As was the case on Wednesday, overnight losses were quickly erased once Thursday’s regular trading session resumed at 8:30 am.  Grains found support from this week’s US Drought Monitor map that showed spreading dryness in the eastern Corn Belt.  That fueled worries of soybean losses in that region. USDA’s 8 am announcement of additional daily export sales of corn & soybeans for China & unknown destinations led traders to place more emphasis on the fact that China has already booked 363.771 mb of US corn & 637.940 mb of US beans for 2020/21.  Unknown destinations has also added 97.929 mb of US corn & 365.668 mb of US beans for 2020/21.  Those huge early-season commitments are strong enough to allow traders to dream that final US sales can go much above USDA’s current 2,325 mb corn & 2,150 mb soybean export forecasts.  With fundamentals seeming to underpin upward price action, traders continued to take aim at the next chart targets in Dec. corn at $3.90-4.05 & in Nov. beans at $10.50-10.66.  At Thursday’s close, Dec. corn futures were up 3.5c, March corn gained 3c, Nov. beans surged 17.25c higher, Jan. beans leapt up 16c, Oct. soymeal soared $9.60/ton, Oct. soyoil edged 0.03c/lb. lower, & Dec. soft red winter wheat blasted 14.25c higher & March SRW wheat jumped 13.25c.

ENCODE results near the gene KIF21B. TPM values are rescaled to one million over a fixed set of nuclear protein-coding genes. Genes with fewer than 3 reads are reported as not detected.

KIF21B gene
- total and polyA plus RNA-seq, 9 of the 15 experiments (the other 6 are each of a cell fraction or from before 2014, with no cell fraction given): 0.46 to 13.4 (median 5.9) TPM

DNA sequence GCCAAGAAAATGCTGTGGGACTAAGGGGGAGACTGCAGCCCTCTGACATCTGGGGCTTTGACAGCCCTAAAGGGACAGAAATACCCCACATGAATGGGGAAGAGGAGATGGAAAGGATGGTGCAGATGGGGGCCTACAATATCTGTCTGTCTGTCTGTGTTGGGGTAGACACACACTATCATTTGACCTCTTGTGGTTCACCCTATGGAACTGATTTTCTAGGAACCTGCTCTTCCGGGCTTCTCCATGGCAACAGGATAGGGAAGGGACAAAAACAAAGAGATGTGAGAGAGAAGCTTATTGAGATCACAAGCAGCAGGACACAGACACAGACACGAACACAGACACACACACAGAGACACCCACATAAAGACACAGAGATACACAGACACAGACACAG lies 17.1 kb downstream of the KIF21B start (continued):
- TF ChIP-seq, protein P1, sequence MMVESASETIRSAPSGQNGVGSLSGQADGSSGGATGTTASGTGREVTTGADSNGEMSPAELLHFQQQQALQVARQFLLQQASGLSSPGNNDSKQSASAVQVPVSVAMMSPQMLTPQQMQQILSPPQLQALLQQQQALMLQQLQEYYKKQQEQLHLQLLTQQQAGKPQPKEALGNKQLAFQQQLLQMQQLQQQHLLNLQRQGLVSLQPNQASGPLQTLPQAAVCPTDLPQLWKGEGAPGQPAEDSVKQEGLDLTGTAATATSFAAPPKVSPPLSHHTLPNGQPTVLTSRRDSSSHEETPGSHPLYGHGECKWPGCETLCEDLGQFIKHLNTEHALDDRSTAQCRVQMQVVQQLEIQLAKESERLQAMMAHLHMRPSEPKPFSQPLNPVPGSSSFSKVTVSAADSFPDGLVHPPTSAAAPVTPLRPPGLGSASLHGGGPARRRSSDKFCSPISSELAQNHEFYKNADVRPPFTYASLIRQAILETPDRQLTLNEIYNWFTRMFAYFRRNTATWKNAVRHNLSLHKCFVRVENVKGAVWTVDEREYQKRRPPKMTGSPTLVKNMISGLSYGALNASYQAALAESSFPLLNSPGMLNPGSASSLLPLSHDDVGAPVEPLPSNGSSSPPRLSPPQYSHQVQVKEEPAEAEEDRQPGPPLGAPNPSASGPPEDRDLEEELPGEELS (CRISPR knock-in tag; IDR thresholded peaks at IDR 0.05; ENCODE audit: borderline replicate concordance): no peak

In export news, USDA announced on Thursday morning that 4.724 mb of 2020/21 US corn & 13.246 mb of 2020/21 US beans were sold to unknown destinations & an additional 9.700 mb of 2020/21 US beans were sold to China. On Wednesday, the farm agency reported that 12.015 mb of 2020/21 US beans were sold to China. USDA has made a daily export sales announcement every business day since Aug.
25 except for Sept. 2.
 
Locally, corn, soybean & wheat basis levels were steady on Wednesday, but St. Louis bean basis levels slid as much as 8.5c lower on Wednesday.  Some St. Louis terminals continue to offer a quick ship premium of up to 6c on corn & 4c on beans for grain that arrives by Friday of this week.
 
Would you like CBOT futures prices reported to your phone? Top Ag can send you nearby & harvest futures prices for corn, soybeans & wheat at 9:45 am, 11:15 am & 1:45 pm each day.  We provide the service for free, but you may have to pay for text messages--depending upon your phone plan. Call Scott or Jacob at Okawville at 243-5293 or Mike at Trenton at 224-7332 & we'll get you set up! 
 
"Closing Comments" are written by David Marshall, First Choice Commodities LLC, Nashville, IL.  To learn more about his farm marketing advisory or commodity brokerage services, contact him at dmarshall@firstchoicecommodities.com or call (618) 327-4370 (voice/fax) or (618) 314-0918 (cell). This commentary is not intended for specific trading strategies. We strive to insure this information is reliable, but we cannot guarantee its accuracy or completeness.  Commodity trading involves risks. You should fully understand those risks before trading.